In the abstract, Artificial Intelligence (AI) may seem impersonal—devoid of the human “touch” and nuanced observations required for meeting customers’ unique needs.
It seems absurd that smart machines could help consumers along a complex buyer’s journey, particularly when we’re making purchases for personal use and it’s our hard-earned cash that’s at stake.
That notion feels especially true given the realities we are confronting at this moment in time as a society: we’re craving 1:1 interaction more than ever as we’ve been forced into a digital-first, virtual world in so many aspects of our lives. With no clearly identifiable light at the end of the tunnel.
Luckily, in reality, AI can help marketers to personalize their efforts, ensuring a real-world customer service experience in a digital world.
When making a high-value purchase, consumers often opt to investigate their options in-person, eager to speak to, and meet with, an expert who can answer all their questions.
But high-touch customer service will remain unavailable in many instances as the COVID-19 pandemic continues to engulf the world. Even when retailers reopen, typical “try before you buy” measures may be impossible.
Beyond retail, consumers will simply expect better online buying experiences. What will enable that? AI-powered personalization.
By prioritizing technology solutions that allow them to tap into the power of AI, marketers can provide prospective buyers specifically tailored content and highly relevant information to prospective buyers in a virtual world, and in an instant.
Simply put, personalization helps to meet online visitors’ needs more effectively and efficiently, making customer interactions faster, improving customer satisfaction, and in turn helping repeat user visits and sales conversion.
When done right, personalization will increase customer engagement and conversions through effective content and product recommendations.
Personalization is critical for securing new and fair-weather buyers but must be approached with caution. Too much personalization may lead to consumers feeling uneasy or “watched.” Too little personalization and consumers are on the receiving end of unappealing suggestions.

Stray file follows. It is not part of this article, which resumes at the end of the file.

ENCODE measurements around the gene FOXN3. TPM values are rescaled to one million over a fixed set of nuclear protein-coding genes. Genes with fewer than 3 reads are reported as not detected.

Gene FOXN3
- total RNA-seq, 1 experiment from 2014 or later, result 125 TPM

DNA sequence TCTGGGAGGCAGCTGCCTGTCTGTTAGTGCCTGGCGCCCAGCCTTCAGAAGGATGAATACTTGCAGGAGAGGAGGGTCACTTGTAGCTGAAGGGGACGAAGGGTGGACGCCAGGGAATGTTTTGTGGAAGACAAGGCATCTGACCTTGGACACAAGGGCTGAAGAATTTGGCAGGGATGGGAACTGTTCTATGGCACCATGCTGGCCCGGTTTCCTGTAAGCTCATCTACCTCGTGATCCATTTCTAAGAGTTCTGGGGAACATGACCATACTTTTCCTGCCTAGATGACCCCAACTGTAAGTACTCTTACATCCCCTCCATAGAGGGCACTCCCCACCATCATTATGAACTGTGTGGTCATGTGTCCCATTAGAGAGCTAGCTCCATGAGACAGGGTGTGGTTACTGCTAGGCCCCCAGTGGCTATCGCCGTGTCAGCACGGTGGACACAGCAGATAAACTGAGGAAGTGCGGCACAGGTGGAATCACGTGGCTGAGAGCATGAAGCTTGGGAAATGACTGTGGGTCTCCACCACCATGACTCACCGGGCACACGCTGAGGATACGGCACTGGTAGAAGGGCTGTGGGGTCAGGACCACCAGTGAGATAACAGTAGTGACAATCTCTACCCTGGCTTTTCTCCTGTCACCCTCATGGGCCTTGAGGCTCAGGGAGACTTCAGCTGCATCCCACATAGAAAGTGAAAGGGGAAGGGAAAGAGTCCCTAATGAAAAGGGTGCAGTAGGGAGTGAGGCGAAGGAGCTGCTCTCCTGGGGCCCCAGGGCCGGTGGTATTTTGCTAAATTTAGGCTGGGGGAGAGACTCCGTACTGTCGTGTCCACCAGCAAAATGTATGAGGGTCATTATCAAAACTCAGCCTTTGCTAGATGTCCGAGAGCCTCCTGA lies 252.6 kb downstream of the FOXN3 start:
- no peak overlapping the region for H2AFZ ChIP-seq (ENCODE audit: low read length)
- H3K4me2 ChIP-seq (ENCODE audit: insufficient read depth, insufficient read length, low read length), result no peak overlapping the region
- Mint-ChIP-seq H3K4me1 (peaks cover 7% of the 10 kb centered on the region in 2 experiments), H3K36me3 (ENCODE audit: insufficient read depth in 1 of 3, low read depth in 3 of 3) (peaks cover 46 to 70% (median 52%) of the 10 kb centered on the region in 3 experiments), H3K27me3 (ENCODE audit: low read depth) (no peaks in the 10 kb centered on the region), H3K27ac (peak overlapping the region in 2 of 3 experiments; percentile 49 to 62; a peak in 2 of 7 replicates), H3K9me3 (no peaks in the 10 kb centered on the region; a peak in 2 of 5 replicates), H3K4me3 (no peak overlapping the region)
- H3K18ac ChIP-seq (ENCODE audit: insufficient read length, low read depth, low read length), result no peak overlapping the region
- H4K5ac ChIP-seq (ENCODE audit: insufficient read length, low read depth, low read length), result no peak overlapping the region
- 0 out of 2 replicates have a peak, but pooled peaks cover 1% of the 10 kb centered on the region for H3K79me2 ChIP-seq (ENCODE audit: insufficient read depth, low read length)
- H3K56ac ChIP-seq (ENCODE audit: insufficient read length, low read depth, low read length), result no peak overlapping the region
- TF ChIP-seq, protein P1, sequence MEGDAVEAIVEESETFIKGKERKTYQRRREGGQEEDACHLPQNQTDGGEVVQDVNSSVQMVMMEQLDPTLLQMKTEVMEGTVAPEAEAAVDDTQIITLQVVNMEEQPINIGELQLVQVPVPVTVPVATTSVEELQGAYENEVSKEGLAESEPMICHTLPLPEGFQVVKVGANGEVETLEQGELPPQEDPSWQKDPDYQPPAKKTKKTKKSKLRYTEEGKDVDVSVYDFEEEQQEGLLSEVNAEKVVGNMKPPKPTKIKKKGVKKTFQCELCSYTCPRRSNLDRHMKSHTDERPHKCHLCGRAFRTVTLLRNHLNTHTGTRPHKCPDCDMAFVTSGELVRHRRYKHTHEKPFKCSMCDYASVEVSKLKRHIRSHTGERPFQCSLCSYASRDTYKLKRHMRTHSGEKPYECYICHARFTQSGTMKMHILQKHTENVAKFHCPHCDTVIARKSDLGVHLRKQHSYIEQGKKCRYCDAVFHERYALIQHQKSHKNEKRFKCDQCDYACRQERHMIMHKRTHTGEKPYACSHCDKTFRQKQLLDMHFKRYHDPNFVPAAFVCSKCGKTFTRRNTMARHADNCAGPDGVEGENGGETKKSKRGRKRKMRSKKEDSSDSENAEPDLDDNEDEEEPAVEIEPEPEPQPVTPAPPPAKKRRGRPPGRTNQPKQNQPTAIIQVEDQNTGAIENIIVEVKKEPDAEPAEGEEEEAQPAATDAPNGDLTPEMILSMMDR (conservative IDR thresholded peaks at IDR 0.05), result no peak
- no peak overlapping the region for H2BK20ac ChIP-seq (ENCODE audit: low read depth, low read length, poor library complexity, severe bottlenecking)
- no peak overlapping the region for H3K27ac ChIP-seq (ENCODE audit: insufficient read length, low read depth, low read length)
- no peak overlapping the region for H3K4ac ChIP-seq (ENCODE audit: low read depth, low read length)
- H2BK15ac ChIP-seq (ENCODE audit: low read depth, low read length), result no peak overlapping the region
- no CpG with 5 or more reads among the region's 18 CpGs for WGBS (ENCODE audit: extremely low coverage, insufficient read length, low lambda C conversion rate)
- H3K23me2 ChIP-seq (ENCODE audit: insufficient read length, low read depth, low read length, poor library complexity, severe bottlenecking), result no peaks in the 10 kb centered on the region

Figuring out this perfect recipe takes a lot of patience – and a lot more testing. Each brand will land on a different working concept on what personalization means to them.
For some categories, getting hyper personalized will make more sense; a sporting goods store may choose to show more basketball equipment to a dedicated player.
For other categories, less personalization is better. A pharmacy wouldn’t want to get too specific with customers buying products for personal needs.
Starting a personalization strategy can be challenging if you don’t lay the right foundation. A good foundation requires your specific definition of “personalization” and a wealth of data about your customer base.
As a supplement to this foundation, businesses must have the right tools and personnel to drive their new strategy, and the bandwidth to test, analyze, optimize, and test again.
The right data is key as you work to identify and define your audience segments and personalize your communications. Everything from buying habits to social media habits can serve as data points for AI learning.
Once the data elements are identified, validate that they’re accurate, remediate, and cleanse if needed.
While having the right data and the right definition of personalization are strong starts, there will be no progress without the right tools and the right team.
Having a strong team in place that can measure program effectiveness will allow a company to better understand performance and decide where to invest future marketing dollars.
The right tools will allow marketing users to test and deliver content that is tailored for each visitor across multiple channels and based on a real-time understanding of the customer’s behavior.
Without the right tools, this process can become extremely time-intensive and require a tremendous amount of manual effort from a business team. AI allows teams to better understand marketing elements in a fraction of the time.
The hardest thing about personalization is that it’s never truly finished. Successful campaigns rely heavily on testing content, the frequency of contacts, and the intervals between contacts.
Many people think of content and A/B testing first and foremost. While that absolutely does need to be tested, there are also several other elements to be considered. For example, the order of a three-step journey could make or break response rates.
Of course, none of these tests would lead to anything without analysis and optimization. Planning for continuous improvement allows for periodic review and improvements on campaigns.
Remember: it’s all about a strong foundation. The right data, the right people, and the right tools can launch a successful personalization marketing journey.
Through continuous testing and improvements, personalized campaigns will soon become a proven—and integral—element of your marketing strategy.
Norman Guadagno is a Chief Marketing Officer of Acoustic. He leads the strategic global marketing agenda to support the growth of the company. Norman has over 20 years of experience as a marketing leader for preeminent brands and agencies such as Microsoft, Wire Stone, and Carbonite.Reblogged 1 year ago from www.clickz.com